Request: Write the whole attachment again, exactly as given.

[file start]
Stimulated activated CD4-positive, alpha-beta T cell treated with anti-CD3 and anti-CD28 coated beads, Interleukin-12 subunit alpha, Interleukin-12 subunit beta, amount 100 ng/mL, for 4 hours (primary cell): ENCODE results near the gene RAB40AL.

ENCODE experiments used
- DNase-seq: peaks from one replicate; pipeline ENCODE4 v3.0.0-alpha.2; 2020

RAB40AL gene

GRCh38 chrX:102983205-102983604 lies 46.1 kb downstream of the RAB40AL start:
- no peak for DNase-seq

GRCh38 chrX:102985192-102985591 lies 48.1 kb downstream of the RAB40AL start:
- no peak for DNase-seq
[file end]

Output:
Stimulated activated CD4-positive, alpha-beta T cell treated with anti-CD3 and anti-CD28 coated beads, Interleukin-12 subunit alpha, Interleukin-12 subunit beta, amount 100 ng/mL, for 4 hours (primary cell): ENCODE results near the gene RAB40AL.

ENCODE experiments used
- DNase-seq: peaks from one replicate; pipeline ENCODE4 v3.0.0-alpha.2; 2020

RAB40AL gene

GRCh38 chrX:102983205-102983604 lies 46.1 kb downstream of the RAB40AL start:
- no peak for DNase-seq

GRCh38 chrX:102985192-102985591 lies 48.1 kb downstream of the RAB40AL start:
- no peak for DNase-seq